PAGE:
Check Out My New Release on iTunes, Spotify, Etc.
Cover art by Laurie Griffin
My recent piece of sound art, Transcendental Object, has just been released on most digital platforms. Here are some links:
I started writing this piece in 2013, while taking a year-long series of courses in computer music at the Center for Digital Arts and Experimental Media (DXARTS) at University of Washington in Seattle.
The piece is written with object-oriented computer programming – the SuperCollider programming language/environment.
Writing Music with Computer Programming
The fact that you can write music with computer programming is very new to most people. It was new to me when I heard about it in 2010 from composer, Richard Karpen (director of UW’s School of Music).
UW is one of a handful of places in the world that specializes in teaching programming to classical musicians.
Here’s an example of a “note” from the Transcendental Object “score”:
sd12.new(startTimeOrigOrder + 10.3 + durAdder1 + 6.8 +
durAdder.value * durScale8, 5.7 + durAdder35 * 1.3 * durScale8)
.dur_(5.7 + durAdder35 * 1.3 * durScale8)
The classes I took were taught by composers, Josh Parmenter and Hector Bravo Benard – top-level musicians, who’ve become good friends and are co-producers of Transcendental Object. Josh and Hector, and UW, have brought my knowledge of contemporary music to an entirely new place.
Computer programming is also a great way to implement generative systems. Generative music is a new and emerging field – in many ways, pioneered by Brian Eno.
Generative music uses computer programming (or other techniques) to generate new material each time a piece is played. What would normally be one thing (one “static” recording) now becomes an endlessly-changing soundscape. It’s a vastly new idea within the field of music, for sure.
To quote Eno – from A Year With Swollen Appendices (1996):
From now on there are three alternatives: live music, recorded music and generative music. Generative music enjoys some of the benefits of both its ancestors. Like live music, it is always different. Like recorded music, it is free of time-and-place limitations – you can hear it when you want and where you want. (332)
My piece, Transcendental Object, is generative. That is, the code it was written with is generative. Each time the code is run, new (but recognizably-similar) sounds occur.
Of course, for a standard release of music in today’s world, the most accessible route is to put something out as a “static” recording. So that’s what I did. For right now, the piece is available in two formats: mp3 and FLAC (Free Lossless Audio Codec – a very high quality audio file). You can get the FLAC file (in a bundle with the mp3) from CDBaby.
So what’s represented in this release is one run through of a generative work. We’ll see if there might be a future, generative edition released as software. Honestly: That would be cool. It would just take a few hundred more hours to put together. And more time in technical support, when people try to run it on different operating systems and devices.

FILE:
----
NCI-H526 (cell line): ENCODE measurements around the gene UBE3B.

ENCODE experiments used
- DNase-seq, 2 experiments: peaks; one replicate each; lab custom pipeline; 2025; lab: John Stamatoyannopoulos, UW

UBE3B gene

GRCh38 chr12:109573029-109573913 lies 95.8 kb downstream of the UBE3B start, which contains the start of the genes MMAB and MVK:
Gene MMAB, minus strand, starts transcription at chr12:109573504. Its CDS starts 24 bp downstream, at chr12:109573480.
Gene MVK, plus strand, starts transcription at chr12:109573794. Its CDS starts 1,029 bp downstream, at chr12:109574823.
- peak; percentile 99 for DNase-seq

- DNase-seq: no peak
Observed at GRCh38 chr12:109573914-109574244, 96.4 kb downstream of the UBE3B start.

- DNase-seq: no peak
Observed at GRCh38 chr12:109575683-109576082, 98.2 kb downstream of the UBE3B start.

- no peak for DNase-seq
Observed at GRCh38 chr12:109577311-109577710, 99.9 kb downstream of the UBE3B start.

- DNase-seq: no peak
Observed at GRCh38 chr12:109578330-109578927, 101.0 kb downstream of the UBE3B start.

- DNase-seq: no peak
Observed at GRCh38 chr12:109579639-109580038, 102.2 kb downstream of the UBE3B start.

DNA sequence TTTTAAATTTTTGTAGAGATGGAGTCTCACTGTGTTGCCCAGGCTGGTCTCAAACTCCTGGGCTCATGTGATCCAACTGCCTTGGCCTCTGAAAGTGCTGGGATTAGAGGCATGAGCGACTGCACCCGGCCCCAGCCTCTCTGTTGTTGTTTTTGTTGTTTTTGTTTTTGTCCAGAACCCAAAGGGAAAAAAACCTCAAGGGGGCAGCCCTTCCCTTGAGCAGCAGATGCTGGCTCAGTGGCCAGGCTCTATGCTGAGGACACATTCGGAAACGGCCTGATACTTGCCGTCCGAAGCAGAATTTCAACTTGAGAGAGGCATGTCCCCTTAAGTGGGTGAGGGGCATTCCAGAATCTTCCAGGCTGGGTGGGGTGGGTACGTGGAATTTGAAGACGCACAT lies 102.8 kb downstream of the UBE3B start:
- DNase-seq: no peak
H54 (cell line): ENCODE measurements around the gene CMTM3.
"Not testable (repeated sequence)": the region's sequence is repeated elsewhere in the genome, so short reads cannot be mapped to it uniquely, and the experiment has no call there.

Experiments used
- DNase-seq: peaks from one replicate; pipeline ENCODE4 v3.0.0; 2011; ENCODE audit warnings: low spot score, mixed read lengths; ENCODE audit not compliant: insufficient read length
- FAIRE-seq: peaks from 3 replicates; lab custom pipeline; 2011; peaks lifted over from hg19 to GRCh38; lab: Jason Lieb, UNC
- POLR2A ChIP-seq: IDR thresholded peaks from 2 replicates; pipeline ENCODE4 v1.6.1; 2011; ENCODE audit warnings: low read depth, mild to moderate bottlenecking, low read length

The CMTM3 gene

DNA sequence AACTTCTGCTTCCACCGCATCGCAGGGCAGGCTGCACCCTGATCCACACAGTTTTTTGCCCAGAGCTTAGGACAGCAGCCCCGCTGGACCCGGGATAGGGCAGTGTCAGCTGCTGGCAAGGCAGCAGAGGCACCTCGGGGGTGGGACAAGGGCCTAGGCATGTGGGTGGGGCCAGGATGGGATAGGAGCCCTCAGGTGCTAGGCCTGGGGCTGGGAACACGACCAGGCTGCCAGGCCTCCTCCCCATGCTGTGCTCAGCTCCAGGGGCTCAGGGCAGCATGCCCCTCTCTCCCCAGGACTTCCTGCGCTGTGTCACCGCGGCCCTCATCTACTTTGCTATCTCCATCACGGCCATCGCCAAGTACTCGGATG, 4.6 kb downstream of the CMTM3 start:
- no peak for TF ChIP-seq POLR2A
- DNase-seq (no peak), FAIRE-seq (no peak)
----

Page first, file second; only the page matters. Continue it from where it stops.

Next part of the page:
So, I’m somewhat stoked to have Transcendental Object. It’s a fairly strong, and high fidelity, expression of my musical ideas.
Also, the meaning behind the music feels like a genuine, deep expression from my life.
From the digital booklet (which can be downloaded along with the music on iTunes):
The title, Transcendental Object, refers to an idea of Immanuel Kant that has moved me for about the past 10 years (and which, intriguingly, relates to [Iannis] Xenakis’s idea of creating patterns which are too complex for the human brain to follow). Kant’s idea (the transcendental object) is that of the fundamental nature of reality being beyond the ability of the brain, or the senses, to detect/understand — that everything our senses can detect is a simplified representation of what’s really there.
This level of thought and wonder/awe about the nature of reality and existence greatly interests me. Art seems to have a unique power to be descriptive of this level of nature/the world/living beings that’s beyond our ability to fully know.
Grappling with, and hopefully “tapping into,” this mystery is something I’m attempting to accomplish with this piece.
It seems like a bit of a looming elephant in the room (and hopefully not too clichéd) that we experience ourselves as being here, but none of us knows why or how; what here is, who we are, etc. So, I’m trying to represent that which is beyond our capacity to know — using computer programming to create patterns which are too complex for our brains to follow.
Download (or Stream) Transcendental Object at Your Favorite Online Store
Please check it out – and if you have time, I hear that honest reviews on iTunes (and other platforms) really help. (If you buy it on iTunes, the digital booklet is very nice. It’s 11 pages, and contains artwork and design by Laurie Griffin, and a nine-page paper I wrote about the piece.)
Want the Transcendental Object Digital Booklet now? Sign up for my monthly email newsletter (the email list box at the right or bottom of this page) and you’ll automatically receive a link to download it for free.